set-up — kinder classroom was mostly just for 5 year olds, though there were a few kids who did a second year there. The classrooms were named so there weren’t any overt grade levels until junior high, when kids were either in 7th or 8th grade. So a child might be in the Burrow, say, for one or two years, and might then go the Treehouse or skip it and go straight to the Eagle’s Nest depending on social/emotional/physical/academic development and class make-up.

        I will be interested to hear how you like it as you go along. As you can tell, I’m a fan ;-)

    • I don’t think it can be done

      with the current STAR (California) test format where every child is expected to learn each fact on a precise schedule. More’s the pity.

      I agree, otherwise it could work well.

  4. it’s so difficult to make all things equal

    our school funding relies heavily on property taxes, but we have a sort of “robin hood” system where school districts with more $$, like ours, turn money over to the state that goes to school districts with less $$.

    But even if you level the playing field on school funding, you still have to address the vast differences in what the kids get from home in terms of educational support. For example, at many schools around here, PTAs fund extras like foreign language classes in elementary school or fine arts programs. Schools in lower income areas don’t have the ability for their PTAs to do things like that, because they don’t have that kind of $$.  

    Then there’s a huge variation in terms of parental involvement — what the parents have time to do, and what the parents themselves may understand as their role.

    When I think about this, it makes me sad because there are so many factors that make it difficult to find a solution.

  5. I’ve said it before

    and the research I see just keeps bearing it out.  If we want to improve student achievement, we have to fix poverty, health care and early childhood/ daycare programs.  (DH would like me to add that “A little parent education wouldn’t hurt either.  ‘Cause no little kid needs to watch Saw 2.”)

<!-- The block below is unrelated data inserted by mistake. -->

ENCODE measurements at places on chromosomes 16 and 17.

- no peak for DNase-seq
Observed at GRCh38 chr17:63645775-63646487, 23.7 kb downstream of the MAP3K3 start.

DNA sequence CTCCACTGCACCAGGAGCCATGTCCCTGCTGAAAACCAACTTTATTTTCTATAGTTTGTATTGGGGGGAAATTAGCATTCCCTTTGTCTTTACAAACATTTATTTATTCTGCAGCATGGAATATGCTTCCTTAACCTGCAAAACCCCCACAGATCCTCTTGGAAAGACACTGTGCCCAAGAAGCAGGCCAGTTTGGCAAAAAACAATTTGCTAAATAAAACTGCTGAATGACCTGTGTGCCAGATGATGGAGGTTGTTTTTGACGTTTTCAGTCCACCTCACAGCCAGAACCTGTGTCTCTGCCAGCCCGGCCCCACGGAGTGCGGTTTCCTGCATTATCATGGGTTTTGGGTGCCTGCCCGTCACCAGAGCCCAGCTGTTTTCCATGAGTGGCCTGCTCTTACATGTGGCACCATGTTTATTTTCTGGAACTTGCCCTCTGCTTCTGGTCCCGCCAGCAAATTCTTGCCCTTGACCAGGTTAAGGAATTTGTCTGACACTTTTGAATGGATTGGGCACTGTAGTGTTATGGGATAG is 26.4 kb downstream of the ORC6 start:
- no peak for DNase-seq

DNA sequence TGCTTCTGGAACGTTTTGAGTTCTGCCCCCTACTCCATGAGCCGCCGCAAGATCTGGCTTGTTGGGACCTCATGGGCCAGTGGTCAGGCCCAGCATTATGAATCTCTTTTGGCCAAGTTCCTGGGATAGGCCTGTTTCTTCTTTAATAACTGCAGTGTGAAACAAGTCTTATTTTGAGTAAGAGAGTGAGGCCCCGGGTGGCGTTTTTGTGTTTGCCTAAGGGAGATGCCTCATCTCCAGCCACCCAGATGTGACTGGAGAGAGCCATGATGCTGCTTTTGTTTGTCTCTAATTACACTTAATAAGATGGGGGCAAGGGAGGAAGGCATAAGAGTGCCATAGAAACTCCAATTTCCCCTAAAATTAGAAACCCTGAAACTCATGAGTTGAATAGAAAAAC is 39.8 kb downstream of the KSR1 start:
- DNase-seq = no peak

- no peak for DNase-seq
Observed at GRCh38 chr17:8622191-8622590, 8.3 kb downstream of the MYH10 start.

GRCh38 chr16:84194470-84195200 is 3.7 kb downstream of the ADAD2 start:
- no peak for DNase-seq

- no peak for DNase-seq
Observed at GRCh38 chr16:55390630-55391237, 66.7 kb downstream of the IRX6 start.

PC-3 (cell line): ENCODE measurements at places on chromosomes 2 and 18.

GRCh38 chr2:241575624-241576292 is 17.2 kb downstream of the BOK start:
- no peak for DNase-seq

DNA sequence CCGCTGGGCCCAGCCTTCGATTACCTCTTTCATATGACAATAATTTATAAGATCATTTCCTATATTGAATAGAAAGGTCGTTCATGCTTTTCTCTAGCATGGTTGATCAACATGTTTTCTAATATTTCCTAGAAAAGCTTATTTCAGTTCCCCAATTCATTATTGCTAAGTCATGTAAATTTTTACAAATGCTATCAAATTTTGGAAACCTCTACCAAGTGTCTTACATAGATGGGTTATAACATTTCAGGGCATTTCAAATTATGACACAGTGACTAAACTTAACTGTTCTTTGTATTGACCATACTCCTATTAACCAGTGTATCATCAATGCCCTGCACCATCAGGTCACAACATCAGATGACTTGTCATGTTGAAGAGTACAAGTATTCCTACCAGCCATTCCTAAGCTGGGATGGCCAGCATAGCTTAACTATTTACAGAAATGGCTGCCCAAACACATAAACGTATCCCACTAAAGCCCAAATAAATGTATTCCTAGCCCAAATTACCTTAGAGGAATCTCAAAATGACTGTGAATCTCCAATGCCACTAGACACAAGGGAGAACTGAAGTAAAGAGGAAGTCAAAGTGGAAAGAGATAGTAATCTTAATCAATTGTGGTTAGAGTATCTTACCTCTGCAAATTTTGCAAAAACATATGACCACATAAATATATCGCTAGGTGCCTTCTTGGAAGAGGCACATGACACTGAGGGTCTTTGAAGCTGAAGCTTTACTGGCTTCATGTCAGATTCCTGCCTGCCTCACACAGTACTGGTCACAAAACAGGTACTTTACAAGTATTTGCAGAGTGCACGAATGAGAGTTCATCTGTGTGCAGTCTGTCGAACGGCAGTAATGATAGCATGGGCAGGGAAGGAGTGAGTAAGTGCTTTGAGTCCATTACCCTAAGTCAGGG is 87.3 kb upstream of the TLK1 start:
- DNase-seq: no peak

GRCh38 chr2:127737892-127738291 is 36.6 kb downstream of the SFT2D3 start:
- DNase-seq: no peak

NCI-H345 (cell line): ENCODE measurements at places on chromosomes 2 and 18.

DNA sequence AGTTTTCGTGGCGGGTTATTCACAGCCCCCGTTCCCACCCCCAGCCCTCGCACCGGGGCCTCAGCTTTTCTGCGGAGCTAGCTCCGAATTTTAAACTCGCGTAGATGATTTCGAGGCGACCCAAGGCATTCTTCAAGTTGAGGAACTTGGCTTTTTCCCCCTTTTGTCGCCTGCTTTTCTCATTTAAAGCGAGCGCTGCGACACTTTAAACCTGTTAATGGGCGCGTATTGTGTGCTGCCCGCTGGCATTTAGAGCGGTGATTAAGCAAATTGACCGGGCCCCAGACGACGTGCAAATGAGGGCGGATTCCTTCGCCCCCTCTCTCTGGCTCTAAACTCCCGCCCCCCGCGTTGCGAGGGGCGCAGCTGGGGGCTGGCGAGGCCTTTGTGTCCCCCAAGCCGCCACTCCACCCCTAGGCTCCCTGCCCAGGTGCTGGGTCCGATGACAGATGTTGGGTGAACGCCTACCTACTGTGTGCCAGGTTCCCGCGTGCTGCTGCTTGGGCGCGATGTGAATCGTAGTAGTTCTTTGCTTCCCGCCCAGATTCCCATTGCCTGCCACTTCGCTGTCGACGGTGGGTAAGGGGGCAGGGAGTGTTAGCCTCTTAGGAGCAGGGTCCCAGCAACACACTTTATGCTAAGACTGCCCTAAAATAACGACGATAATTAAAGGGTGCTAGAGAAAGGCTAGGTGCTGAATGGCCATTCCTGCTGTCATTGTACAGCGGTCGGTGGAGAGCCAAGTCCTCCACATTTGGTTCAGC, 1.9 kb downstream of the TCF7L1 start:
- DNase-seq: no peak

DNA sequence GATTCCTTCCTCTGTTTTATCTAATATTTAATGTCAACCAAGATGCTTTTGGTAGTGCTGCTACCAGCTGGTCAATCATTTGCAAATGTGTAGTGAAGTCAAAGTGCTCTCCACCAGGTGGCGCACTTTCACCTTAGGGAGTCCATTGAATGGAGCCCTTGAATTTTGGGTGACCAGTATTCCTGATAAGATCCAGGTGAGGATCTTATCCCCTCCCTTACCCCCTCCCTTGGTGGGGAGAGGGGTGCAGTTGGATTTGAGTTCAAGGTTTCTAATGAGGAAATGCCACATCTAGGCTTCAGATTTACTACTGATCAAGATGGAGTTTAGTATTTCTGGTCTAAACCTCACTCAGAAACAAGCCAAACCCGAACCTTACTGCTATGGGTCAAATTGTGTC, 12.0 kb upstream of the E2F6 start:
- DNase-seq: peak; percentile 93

When we control for poverty, American kids score at or near the top internationally.  The other problem is that we believe that test scores equal student achievement.  

    Surprisingly, I’m seeing a small and unexpected surge in the number of schools contacting us for training in our progressive, problem-based instructional model which is very anti- test prep.  The general sentiment among these schools has been “We’re never going to get off the SINI list.  We’re never going to do well on the tests.  We just have to get back to educating kids.”  Ironically, I think they’ll find that they’re scores improve about the time they stop worrying about them so much.

    • Oh Jebus yes!

      (DH would like me to add that “A little parent education wouldn’t hurt either.  ‘Cause no little kid needs to watch Saw 2.”)

      It always seemed like their first graders sharing the plot details of those movies with me as they lined up outside of my room in the Catholic school were the ones with behavior or other problems or kids who already had the deck stacked against them with either young parents or chaotic homes.  And then if you were to actually call the parents on this one, they would brag about how they were sure to tell their kids it wasn’t real and their kids “got it” because they were so intelligent of course.  Kids that age are really not developmentally ready to make that distinction.  It’s even worse where I teach now.

      And quite frankly, I know I may be ruffling some feathers here, but I boycott torture porn.  I have no problem with scary movies with actual plots even if there is mayhem involved.  But I think that it is no small coincidence that these movies became popular as the Bush admin was justifying the use of torture on real people.

  6. School closing

    My DS1′s school closed. He went there for kindergarten. It was a heart wrenching thing for the school community. It was actually scheduled to close 2 years down the road during that kindy year and we knew it was coming so we moved him after kindy to the school we thought he would be assigned to, which he was, and he’s been there ever since.

    The district built a new school under erroneous enrollment projections and then once it opened, in a new neighborhood nearby full of kids, there weren’t enough kids at our old neighborhood school any more. That’s why it closed.

  7. Just got back from a week of Outdoor Science

    School in the woods.

    We were there with another school and I was so impressed by the kids from both schools, and by the terrific program.

    Obviously, any staff that even signs up for a program like this has gone above and beyond, and it was really great to get to meet the staff and students from the other school.

    We hiked, ran, and did environmental science for 5 days. There is some good stuff going on in our schools, for sure.